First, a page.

The VA doesn't have a minimum credit score requirement, but most lenders do. Here we take a look into typical VA loan credit requirements and lender expectations.
A good credit score is an excellent starting point for anyone considering a mortgage, including a VA loan. However, one of the best benefits of the VA loan program is its relaxed credit requirements.
Potential borrowers don't have to possess blemish-free credit reports and elite credit scores to secure VA financing or get advantageous rates and terms. The VA loan program seeks to accommodate as many military buyers as possible with a simple and accessible mortgage.
Today we're going to answer questions like what is a good credit score for a VA loan? What are the VA credit score requirements? Does the VA have a minimum credit score requirement? How do VA loan credit requirements stack up to other mortgage options?
While the VA itself doesn’t set a required minimum credit score for a VA loan, most mortgage lenders will want to see a credit score above 620 FICO. Some lenders may go lower, but borrowers often incur additional scrutiny and lender requirements.
If your credit isn't quite up to par, don't worry. We've got a team of credit consultants to work to improve your credit score — no strings attached.
It's important to understand the VA's role in the VA loan process. The VA doesn't set a minimum credit score requirement but instructs lenders to make sound judgments.
The VA's role is to oversee the program and guarantee a portion of each loan in case of default. But the VA does not issue loans, and the agency does not enforce credit score minimums. Private lenders handle both of these duties.
Most VA lenders use credit score benchmarks. Applicants with scores below a lender's standard usually can't be approved for VA financing. That minimum will vary from lender to lender.
FICO credit scores range from 300-850. FICO no longer releases the median nationwide score, but as of April 2021, the national average FICO score was 716. Keeping that in mind, a 620 minimum is fairly borrower-friendly. It's not necessarily an easy score to obtain, but it's an accommodating benchmark when measured against other loan options.
The government does not back conventional loans. Since lenders are at greater risk without a government guarantee, conventional loans are tougher to obtain. Bigger down payments and higher credit scores are usually required to snag conventional financing.
According to John Councilman, federal housing chairman for The National Association of Mortgage Brokers, a credit score below 740 could bring on added scrutiny and sizable fees in the conventional lending market.
As a result, most conventional borrowers maintain impressive FICO scores. According to mortgage software provider Ellie Mae, in June 2021, successful conventional loan recipients posted an average FICO credit score of 755.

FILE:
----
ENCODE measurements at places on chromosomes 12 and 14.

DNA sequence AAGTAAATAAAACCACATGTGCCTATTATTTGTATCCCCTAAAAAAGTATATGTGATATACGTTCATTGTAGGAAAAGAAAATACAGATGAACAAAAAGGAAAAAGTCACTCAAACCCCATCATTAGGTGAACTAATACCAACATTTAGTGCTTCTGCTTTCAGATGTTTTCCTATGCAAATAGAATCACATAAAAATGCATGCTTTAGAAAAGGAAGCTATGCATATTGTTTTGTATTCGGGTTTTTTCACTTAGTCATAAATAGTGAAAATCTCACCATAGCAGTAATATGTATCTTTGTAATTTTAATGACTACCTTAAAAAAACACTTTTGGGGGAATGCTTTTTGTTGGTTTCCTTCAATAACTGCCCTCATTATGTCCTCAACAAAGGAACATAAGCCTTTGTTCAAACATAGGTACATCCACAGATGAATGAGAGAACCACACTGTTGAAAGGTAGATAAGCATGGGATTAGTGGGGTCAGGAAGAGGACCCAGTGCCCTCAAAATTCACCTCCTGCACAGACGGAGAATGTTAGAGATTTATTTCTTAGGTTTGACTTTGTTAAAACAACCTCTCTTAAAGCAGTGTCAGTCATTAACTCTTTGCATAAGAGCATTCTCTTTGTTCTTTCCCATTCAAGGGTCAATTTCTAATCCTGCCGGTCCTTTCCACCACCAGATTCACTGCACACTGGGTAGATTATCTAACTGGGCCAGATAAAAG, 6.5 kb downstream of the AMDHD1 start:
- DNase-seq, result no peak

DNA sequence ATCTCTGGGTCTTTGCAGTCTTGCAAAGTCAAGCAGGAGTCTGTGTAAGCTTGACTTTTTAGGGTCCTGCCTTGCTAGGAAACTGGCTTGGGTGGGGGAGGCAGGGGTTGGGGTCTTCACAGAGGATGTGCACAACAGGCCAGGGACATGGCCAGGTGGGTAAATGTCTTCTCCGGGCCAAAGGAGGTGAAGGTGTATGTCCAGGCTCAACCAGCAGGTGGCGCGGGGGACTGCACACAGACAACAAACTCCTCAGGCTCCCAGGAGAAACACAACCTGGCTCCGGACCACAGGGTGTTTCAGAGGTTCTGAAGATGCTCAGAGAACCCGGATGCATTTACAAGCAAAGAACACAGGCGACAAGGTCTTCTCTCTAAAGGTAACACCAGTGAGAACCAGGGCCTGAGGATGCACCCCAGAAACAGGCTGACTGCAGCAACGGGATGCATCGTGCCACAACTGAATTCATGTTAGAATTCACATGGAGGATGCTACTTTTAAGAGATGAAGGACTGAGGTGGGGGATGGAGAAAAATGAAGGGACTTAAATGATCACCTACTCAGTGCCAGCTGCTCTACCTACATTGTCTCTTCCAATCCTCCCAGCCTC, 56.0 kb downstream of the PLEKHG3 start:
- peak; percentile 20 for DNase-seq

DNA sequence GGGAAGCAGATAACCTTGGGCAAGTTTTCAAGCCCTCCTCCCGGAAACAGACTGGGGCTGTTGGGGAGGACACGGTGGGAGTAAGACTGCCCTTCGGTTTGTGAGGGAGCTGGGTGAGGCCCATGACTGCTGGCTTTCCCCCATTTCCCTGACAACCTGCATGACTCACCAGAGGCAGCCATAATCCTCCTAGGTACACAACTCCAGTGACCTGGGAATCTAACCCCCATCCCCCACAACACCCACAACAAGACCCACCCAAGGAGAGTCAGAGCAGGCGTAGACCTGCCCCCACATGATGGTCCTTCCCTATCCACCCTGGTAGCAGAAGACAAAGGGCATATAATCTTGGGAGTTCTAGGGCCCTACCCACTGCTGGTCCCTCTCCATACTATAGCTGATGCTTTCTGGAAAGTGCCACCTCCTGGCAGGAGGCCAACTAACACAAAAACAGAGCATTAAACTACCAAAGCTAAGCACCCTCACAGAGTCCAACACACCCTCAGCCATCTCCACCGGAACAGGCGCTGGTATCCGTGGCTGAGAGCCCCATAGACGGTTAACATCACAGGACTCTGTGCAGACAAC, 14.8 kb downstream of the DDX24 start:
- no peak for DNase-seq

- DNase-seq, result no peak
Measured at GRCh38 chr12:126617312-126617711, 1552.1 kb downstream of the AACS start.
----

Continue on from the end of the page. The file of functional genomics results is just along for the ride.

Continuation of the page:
Like VA loans, the federal government backs FHA loans. Requirements from the FHA allow lenders to go down to a 500 credit score with a 10 percent down payment and 580 with a 3.5 percent down payment. However, lenders often require a higher score.
In the wake of the global pandemic, lender requirements for FHA loans are similar to VA, with many lenders requiring a 620 minimum.
Higher scores are a trend in recent months, with the average credit score for all FHA loans in June 2021 landing at 670, compared to 665 in October of 2019.
Beyond credit, FHA loans require a minimum of 3.5 percent down, an up-front mortgage insurance premium and monthly mortgage insurance, which runs for the life of the loan.
USDA loans are yet another government-backed option, but they're only available in rural areas. The USDA does not enforce a minimum credit score, but like other government-backed options, most USDA lenders are looking for a score in the mid 600s.
Potential VA loan borrowers needn't abandon their dreams of homeownership due to a low credit score. The best feature of credit is its fluidity. Your credit changes constantly.
Improve your fiscal habits, and your credit score will gain positive momentum. But knowing what improvements to make can be tricky. Should you pay off high-interest debt? Should you cancel certain credit cards? How should you handle that bankruptcy looming over your credit report?
If you're considering a VA loan but need help navigating your credit options, get some free help from the Veterans United credit consultant team.
Our credit consultants work (at no charge) on behalf of service members who fall short of VA loan requirements. Working with a credit consultant is a no-cost process, but not necessarily an easy one. Improving your credit requires commitment and hard work. If you're ready to make the necessary changes to pursue a VA home loan, partner with a helpful advocate.
Get some clarity on your financial situation by talking to a Veterans United loan specialist at 855-870-8845 or fill out this online form to get started today.
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